Energy transition financing must be comprehensive and equitable

Jakarta – Indonesia needs to prepare a comprehensive energy transition financing package. Moreover, the economies of some provinces in Indonesia still depend on coal mining activities, according to the Institute for Essential Services Reform (IESR).

“We need to pay attention to provinces such as East Kalimantan, which produces 40 per cent of Indonesia’s coal, and South Sumatra, which produces 15 per cent. We need to build local capacity to generate revenue from sectors other than coal,” said IESR Executive Director Fabby Tumiwa in a panel discussion titled ASEAN Sustainable Energy Finance, as reported by an IESR release.

According to Tumiwa, energy as a driver of economic growth has been a key factor in economic activity since the beginning of fossil mineral mining. The shift to cleaner energy systems has the consequence of decreasing coal demand.

This change poses a serious threat to regions whose economies rely heavily on coal. Funding should therefore cover the technical costs of retiring the coal fleet, developing renewable energy and upgrading the grid. It should also prepare communities, especially those in the coal mining industry, to adapt to the new labour market.

This includes retraining to align their skills with market needs. “The central government should provide special assistance for regions heavily dependent on the coal economy,” he added.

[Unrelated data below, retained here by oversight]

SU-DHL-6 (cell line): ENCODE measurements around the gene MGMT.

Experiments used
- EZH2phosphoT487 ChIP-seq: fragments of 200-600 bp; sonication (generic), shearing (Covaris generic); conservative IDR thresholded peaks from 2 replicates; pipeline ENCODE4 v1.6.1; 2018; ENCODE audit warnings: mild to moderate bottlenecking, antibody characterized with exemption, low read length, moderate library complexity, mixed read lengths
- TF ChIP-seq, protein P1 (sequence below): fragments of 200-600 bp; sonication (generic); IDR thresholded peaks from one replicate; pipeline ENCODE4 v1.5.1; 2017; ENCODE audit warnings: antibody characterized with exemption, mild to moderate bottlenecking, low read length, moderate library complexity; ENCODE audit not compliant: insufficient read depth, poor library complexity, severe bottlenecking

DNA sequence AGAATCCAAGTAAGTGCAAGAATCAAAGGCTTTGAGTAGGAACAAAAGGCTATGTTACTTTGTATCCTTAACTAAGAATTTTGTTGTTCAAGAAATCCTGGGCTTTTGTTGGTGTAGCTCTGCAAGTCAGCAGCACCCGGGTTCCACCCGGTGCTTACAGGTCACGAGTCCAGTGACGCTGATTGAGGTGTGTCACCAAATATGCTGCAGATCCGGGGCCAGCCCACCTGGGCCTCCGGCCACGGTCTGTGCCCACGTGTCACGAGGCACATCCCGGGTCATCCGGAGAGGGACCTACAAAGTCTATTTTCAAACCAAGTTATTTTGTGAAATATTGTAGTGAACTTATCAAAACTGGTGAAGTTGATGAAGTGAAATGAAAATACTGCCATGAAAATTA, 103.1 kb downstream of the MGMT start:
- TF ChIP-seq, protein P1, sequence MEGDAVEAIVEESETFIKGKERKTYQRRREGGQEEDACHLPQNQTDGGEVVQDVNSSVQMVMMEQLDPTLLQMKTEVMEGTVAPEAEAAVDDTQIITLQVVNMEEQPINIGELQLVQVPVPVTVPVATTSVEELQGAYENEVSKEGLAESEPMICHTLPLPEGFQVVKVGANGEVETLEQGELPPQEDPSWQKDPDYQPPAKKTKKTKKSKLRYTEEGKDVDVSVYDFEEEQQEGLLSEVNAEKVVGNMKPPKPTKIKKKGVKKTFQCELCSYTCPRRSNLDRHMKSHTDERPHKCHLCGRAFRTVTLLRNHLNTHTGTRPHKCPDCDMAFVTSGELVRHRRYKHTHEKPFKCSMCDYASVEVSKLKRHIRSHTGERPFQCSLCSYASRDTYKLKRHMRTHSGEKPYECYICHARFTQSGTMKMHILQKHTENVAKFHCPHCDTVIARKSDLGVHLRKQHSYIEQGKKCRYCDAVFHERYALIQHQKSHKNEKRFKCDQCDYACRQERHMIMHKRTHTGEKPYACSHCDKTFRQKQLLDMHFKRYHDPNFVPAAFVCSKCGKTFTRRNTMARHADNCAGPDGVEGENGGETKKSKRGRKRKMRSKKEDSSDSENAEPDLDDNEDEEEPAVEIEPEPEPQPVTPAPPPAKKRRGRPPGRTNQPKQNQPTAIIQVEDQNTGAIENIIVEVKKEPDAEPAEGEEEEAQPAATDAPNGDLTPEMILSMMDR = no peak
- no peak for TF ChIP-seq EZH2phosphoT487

At the G7 Summit in Germany in June 2022, the group of seven developed countries expressed their support for expanding the rollout of Just Energy Transition Partnership (JETP) funding. Indonesia is the second country after South Africa to launch the JETP initiative during the G20 side event in Bali in November 2022.

The JETP in Indonesia will mobilise USD 20 billion over the next 3-5 years consisting of USD 10 billion of public finance to be mobilised by members of the International Partners Group (IPG) and USD 10 billion of private finance to be mobilised and facilitated by the Glasgow Financial Alliance for Net Zero (GFANZ) Working Group.

Saliem Fakir, Executive Director of the African Climate Foundation (ACF), said changes in the structure of a country’s energy system will affect the economy as a whole. As such, the JETP cannot be measured solely by emission reductions.

“The energy transition must also be equitable and therefore it is critical to explore and share lessons learnt, challenges and opportunities for innovation at all phases of a country’s JETP journey,” he said. (Hartatik)

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